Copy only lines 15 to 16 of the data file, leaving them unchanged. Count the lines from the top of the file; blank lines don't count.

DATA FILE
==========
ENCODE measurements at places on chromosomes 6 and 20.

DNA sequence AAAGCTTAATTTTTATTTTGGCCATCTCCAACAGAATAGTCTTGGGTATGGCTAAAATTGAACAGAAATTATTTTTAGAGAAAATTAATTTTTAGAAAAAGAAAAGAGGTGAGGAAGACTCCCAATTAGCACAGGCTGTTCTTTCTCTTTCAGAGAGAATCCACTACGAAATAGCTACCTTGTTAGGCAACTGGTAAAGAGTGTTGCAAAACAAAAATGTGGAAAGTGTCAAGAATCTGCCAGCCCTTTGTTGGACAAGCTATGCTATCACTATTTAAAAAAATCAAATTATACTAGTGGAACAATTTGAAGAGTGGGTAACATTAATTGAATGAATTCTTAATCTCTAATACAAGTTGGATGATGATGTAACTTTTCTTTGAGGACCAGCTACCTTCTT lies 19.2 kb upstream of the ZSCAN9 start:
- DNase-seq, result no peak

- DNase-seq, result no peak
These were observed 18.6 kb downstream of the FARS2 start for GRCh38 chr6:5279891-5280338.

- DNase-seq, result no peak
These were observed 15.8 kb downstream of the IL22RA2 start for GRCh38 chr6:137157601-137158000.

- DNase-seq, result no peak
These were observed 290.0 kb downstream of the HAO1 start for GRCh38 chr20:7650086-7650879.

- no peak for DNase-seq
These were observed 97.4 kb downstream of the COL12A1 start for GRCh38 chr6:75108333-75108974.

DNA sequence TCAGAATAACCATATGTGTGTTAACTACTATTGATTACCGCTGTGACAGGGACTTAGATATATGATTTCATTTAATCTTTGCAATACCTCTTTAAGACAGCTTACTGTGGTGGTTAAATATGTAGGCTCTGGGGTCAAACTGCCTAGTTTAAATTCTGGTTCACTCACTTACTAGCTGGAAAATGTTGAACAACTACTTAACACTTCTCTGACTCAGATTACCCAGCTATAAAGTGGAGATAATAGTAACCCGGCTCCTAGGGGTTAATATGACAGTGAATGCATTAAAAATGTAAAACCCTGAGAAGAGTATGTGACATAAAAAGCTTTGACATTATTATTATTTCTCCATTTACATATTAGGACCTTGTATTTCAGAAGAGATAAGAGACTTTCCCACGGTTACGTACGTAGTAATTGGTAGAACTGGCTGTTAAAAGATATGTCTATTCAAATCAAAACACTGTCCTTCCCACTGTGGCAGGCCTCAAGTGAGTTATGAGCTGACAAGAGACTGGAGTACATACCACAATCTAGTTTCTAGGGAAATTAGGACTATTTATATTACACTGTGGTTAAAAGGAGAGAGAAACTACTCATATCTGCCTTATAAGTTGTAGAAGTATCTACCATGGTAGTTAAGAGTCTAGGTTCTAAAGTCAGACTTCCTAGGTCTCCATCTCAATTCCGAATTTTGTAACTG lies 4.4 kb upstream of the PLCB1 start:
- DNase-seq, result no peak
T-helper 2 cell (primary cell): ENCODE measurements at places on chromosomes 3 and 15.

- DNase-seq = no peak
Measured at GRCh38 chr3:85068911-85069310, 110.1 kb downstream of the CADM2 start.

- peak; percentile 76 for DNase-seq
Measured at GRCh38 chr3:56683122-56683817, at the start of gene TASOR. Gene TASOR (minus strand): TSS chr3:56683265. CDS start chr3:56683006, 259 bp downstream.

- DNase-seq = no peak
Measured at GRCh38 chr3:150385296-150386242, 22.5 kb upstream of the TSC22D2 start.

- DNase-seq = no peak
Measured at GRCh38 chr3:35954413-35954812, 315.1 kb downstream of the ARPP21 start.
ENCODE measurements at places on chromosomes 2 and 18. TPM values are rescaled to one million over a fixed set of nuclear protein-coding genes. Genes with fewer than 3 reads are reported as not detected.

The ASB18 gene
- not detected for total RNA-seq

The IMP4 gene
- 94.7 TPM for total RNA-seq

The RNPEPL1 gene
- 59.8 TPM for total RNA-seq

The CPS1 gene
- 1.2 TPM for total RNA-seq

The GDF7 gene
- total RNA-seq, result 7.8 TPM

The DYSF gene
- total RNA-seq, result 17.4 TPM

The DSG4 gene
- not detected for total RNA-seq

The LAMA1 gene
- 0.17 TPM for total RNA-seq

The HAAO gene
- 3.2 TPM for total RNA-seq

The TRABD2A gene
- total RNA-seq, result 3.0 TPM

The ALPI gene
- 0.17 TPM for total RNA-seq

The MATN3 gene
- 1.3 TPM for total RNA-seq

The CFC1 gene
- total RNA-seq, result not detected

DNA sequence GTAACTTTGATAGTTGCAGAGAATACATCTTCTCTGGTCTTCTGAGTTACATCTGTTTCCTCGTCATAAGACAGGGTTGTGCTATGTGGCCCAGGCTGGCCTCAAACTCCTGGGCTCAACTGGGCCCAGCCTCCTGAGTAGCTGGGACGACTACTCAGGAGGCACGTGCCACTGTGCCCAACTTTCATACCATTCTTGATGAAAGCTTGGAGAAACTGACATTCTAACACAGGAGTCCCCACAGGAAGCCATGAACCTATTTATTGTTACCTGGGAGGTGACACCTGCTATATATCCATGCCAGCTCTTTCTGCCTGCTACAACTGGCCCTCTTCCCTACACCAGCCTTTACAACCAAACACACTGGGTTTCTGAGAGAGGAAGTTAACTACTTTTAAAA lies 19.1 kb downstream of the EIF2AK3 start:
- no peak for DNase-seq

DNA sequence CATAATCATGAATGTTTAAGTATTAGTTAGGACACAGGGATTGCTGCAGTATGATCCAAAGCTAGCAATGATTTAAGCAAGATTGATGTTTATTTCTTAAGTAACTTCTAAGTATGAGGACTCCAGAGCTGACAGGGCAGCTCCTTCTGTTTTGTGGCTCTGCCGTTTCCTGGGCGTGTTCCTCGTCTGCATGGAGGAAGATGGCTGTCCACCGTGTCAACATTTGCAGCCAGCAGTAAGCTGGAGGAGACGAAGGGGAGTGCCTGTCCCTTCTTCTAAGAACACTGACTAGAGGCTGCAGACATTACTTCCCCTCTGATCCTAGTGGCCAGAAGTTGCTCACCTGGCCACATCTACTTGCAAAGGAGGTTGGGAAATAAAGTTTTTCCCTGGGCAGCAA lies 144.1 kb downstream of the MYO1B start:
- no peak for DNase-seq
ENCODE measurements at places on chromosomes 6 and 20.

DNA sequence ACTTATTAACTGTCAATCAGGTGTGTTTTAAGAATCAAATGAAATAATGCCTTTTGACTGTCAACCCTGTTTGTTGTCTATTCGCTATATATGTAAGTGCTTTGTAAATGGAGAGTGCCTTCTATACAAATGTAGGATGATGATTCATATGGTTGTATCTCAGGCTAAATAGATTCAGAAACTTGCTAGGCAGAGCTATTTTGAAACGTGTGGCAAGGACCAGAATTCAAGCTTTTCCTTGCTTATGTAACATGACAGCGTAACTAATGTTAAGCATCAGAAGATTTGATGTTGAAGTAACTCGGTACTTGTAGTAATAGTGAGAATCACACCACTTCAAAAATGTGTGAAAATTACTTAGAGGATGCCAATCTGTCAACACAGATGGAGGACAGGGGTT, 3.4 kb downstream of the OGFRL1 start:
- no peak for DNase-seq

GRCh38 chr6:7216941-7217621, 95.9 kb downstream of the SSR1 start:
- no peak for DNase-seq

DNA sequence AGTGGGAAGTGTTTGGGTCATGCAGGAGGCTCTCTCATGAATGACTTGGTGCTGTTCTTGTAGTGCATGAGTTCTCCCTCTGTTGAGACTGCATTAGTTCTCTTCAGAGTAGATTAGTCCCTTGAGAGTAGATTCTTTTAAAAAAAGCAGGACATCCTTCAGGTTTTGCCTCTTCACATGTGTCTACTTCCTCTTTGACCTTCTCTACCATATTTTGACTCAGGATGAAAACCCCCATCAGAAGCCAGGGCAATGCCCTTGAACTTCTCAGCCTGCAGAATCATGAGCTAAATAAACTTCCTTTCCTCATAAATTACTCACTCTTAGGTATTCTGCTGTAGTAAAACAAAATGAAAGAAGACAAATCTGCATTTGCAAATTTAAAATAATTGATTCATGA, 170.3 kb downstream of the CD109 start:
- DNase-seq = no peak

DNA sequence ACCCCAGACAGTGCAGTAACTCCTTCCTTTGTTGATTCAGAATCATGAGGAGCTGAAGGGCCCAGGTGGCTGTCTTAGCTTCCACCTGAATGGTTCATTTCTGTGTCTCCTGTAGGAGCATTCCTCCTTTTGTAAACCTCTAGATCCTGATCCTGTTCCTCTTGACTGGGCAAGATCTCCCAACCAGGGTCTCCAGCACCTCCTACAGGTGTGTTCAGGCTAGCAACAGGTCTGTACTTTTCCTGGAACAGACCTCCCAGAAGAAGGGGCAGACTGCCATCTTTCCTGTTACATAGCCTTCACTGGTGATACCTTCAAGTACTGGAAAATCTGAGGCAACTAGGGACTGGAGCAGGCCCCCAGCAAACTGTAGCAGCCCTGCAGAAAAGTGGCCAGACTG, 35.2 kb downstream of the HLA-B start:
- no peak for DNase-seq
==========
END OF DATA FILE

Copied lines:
- DNase-seq = no peak
Measured at GRCh38 chr3:85068911-85069310, 110.1 kb downstream of the CADM2 start.